Further, patients of One Medical who were ineligible to be vaccinated based on local guidelines were also permitted to book vaccination appointments through an online portal. So was at least one executive of a partner organization with One Medical. Internal communications show that providers trying to get eligible health care workers vaccinated were instead told to put them on a waitlist.
"Why are young patients without health problems, on a trial membership ... allowed to book and receive a covid vaccine while health care workers are being waitlisted?" one medical professional asked in January. "I just saw two appointments for such."
There were also shortcomings with the company's vaccine sign-up system. A question asking patients whether they were in an eligible category was not added to the online portal until Jan. 14, though One Medical started vaccinating patients on Jan. 1. During this two-week period, COVID-19 cases in the United States reached their highest peak.
Following this, the internal documents show that in January, even if patients noted that they were not in an eligible category for vaccination, some could continue to book an appointment for the COVID-19 vaccine. Suggestions on how the tech-heavy company could use algorithms to scan for ineligible patients were turned down.
One Medical said that blocking ineligible patients from booking vaccination appointments would have called for a complete overhaul of their system and was too technologically difficult to rebuild in the required time frame.
The documents also show that in January, One Medical was not verifying the eligibility of patients it vaccinated by requiring ID or other evidence at the point of vaccine administration.
"I have questions about our approach of not requiring [patients] to bring proof of vaccine eligibility," said a One Medical staffer. "A quick Google search indicates that this is not consistent with many states' requirements. ... I am concerned about advertising an overly permissive approach."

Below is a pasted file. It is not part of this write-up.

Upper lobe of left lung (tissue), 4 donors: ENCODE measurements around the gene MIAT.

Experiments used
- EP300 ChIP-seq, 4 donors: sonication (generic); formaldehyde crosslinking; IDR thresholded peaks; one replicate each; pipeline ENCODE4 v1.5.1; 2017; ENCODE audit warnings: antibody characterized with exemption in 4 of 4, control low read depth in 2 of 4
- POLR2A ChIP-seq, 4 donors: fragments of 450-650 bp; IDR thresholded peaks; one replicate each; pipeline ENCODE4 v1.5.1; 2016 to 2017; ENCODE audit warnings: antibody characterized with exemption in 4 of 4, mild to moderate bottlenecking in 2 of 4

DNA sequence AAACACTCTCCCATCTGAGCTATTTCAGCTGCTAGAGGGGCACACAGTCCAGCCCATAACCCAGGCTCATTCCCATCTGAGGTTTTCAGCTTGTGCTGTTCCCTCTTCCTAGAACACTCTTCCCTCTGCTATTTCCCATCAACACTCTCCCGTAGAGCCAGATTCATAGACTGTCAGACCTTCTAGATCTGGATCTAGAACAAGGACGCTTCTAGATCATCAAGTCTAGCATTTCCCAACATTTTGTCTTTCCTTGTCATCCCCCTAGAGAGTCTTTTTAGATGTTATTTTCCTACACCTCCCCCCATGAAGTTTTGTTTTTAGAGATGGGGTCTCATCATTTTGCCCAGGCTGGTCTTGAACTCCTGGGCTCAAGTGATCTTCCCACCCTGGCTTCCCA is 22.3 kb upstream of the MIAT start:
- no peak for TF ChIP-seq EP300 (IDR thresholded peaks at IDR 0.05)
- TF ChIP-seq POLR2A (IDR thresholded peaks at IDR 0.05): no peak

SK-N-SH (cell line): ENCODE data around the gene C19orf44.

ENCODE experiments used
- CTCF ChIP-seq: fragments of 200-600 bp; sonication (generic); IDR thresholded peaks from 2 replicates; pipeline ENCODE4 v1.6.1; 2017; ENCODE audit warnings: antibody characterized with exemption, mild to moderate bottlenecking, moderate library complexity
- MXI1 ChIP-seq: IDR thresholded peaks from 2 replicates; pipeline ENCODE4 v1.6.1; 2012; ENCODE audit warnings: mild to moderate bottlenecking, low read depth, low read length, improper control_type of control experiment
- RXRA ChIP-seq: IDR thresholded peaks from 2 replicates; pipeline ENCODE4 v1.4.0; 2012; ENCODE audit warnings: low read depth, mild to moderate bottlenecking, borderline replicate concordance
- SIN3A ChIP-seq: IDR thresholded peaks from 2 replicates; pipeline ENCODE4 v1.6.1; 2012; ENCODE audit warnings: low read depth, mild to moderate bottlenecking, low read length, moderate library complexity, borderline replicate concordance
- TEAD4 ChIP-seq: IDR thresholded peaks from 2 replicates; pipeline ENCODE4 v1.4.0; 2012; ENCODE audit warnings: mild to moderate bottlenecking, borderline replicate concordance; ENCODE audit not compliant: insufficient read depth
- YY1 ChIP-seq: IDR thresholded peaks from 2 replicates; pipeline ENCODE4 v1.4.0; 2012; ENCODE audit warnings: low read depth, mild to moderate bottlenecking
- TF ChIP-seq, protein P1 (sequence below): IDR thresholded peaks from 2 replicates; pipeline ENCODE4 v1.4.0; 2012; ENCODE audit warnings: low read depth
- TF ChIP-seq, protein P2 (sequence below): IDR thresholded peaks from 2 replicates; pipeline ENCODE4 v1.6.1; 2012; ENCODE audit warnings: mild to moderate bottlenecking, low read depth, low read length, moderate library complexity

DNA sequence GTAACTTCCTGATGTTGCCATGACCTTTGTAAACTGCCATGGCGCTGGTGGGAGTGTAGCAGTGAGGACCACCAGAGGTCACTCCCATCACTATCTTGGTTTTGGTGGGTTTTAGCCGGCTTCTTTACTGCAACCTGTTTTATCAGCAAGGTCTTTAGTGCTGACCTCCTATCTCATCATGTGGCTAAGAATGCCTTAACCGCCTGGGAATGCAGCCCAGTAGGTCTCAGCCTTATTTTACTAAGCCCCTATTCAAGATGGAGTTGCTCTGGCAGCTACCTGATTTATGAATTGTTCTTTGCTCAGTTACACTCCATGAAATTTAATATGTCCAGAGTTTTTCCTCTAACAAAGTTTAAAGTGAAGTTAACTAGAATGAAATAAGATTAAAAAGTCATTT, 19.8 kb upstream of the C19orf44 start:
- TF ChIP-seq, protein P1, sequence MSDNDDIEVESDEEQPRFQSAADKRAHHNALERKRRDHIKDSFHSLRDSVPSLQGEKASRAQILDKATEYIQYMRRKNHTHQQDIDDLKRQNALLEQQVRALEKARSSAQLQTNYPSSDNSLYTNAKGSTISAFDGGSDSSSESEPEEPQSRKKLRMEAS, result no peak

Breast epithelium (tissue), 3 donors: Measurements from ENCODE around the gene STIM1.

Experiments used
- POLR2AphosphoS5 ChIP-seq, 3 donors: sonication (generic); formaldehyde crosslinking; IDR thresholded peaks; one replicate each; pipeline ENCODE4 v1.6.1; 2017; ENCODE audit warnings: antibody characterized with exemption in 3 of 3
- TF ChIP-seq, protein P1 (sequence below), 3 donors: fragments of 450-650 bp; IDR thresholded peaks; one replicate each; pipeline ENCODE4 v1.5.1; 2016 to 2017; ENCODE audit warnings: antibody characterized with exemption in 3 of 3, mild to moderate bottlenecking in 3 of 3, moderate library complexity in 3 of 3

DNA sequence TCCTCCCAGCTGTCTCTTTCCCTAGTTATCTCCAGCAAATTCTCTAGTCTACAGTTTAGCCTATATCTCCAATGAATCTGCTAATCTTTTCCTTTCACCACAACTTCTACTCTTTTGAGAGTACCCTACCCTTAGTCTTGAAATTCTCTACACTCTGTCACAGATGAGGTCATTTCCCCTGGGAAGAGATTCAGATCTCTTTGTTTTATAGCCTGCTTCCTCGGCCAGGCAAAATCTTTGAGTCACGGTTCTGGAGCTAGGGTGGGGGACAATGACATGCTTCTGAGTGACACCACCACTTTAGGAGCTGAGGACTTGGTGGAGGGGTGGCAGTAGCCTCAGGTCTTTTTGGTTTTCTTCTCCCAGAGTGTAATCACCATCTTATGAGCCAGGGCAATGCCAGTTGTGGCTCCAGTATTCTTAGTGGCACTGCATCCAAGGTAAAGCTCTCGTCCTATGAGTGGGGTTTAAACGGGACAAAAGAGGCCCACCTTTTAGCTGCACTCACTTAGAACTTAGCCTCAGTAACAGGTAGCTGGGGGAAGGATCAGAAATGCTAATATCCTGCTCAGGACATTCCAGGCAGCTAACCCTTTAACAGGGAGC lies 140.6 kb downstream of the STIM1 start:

As ineligible patients began to get vaccines, staff started raising concerns that word was spreading about One Medical's lax enforcement of eligibility requirements.
"I've had a few patients straight up tell me that once they realized there was no screening that they would be telling their friends," another medical provider in California wrote. "My partner and I were shocked when we got ours through One Med ... that at no point were we asked if we met criteria — let alone asked to prove it."
Employees were told not to try to enforce the rules barring ineligible patients. "Scanning schedules and cancelling appointments [for ineligible patients] is not recommended," Spencer Blackman, the director of clinical education at the company said in a communication to a range of staff. He added in another note to a doctor, "If this person sees themself in a tier that is being vaccinated they can attest to that and make an appointment. You don't get to make the decision if someone 'gets' [a] vaccine or not."
"We are not policing," Blackman wrote in January, setting off objections in internal company communications.
When asked why One Medical did not verify eligibility, Chief Medical Officer Andrew Diamond said, "There was never guidance that said 'do not verify'... that would be counter to our principles." When told NPR was in possession of communications that indicated otherwise, he responded, "That's clearly not the guidance, nor is that the intent of the guidance. We've been far clearer since then."
In fact, many localities require medical providers to check for eligibility documentation. In Los Angeles County, where One Medical has been provided thousands of doses, vaccination is limited currently to health care workers, long-term care facility residents and persons over the age of 65. Proper documentation of eligibility is required for vaccination. "Providers are then responsible for confirming eligibility responses and requesting accepted documentation of eligibility, once [the patient] arrives for onsite appointment," an L.A. County Department of Public Health spokesperson said.
And in Alameda County, where the company was given close to 1,000 doses, the public health department said that personal ID and proof of a health care role is "required" for the vaccine doses that One Medical received.
As Forbes was preparing a story about One Medical's practices, One Medical leadership sent out a note to staff warning of consequences, threatening them with "disciplinary action, up to and including termination" if they leaked internal communications. One Medical disputed this characterization. "One Medical is not, and has never been an organization that threatens its staff," a spokesperson said, characterizing the note as merely "reminders about our business code of conduct."
Regulators Take Action
It is not clear how many ineligible vaccine doses were distributed, and One Medical declined to provide a figure on how many total doses it had administered. But the company has likely provided tens of thousands of doses: Of the few jurisdictions that produced information on the doses it allocated to One Medical, San Francisco said it had provided the company with 12,000 doses, while Los Angeles County said it had provided them nearly 6,000 doses.